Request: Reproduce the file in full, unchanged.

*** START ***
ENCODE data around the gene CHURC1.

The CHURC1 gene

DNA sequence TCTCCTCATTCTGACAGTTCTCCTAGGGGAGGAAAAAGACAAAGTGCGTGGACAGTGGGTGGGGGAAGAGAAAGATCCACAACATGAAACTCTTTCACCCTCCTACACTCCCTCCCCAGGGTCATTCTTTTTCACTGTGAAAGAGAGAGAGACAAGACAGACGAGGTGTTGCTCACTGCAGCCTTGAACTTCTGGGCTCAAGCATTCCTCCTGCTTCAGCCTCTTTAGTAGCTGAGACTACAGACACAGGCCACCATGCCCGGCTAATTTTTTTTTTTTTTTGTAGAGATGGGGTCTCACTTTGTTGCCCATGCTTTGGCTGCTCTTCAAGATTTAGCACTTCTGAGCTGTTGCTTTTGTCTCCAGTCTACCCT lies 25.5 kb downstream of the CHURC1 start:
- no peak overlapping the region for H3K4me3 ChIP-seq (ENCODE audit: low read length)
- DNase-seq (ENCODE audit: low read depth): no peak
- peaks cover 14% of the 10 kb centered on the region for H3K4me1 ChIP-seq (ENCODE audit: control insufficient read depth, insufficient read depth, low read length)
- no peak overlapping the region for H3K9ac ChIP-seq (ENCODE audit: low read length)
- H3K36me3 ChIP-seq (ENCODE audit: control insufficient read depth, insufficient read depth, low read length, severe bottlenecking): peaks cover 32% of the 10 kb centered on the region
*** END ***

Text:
ENCODE data around the gene CHURC1.

The CHURC1 gene

DNA sequence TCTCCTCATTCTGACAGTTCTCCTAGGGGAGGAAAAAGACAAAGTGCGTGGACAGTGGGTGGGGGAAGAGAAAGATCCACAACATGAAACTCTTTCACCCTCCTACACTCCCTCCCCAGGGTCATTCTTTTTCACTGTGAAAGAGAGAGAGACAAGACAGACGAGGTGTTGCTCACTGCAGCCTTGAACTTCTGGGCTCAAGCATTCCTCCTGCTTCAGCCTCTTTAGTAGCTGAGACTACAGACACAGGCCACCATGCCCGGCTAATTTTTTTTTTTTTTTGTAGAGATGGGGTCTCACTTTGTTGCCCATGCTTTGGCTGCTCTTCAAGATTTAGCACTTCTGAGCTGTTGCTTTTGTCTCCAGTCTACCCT lies 25.5 kb downstream of the CHURC1 start:
- no peak overlapping the region for H3K4me3 ChIP-seq (ENCODE audit: low read length)
- DNase-seq (ENCODE audit: low read depth): no peak
- peaks cover 14% of the 10 kb centered on the region for H3K4me1 ChIP-seq (ENCODE audit: control insufficient read depth, insufficient read depth, low read length)
- no peak overlapping the region for H3K9ac ChIP-seq (ENCODE audit: low read length)
- H3K36me3 ChIP-seq (ENCODE audit: control insufficient read depth, insufficient read depth, low read length, severe bottlenecking): peaks cover 32% of the 10 kb centered on the region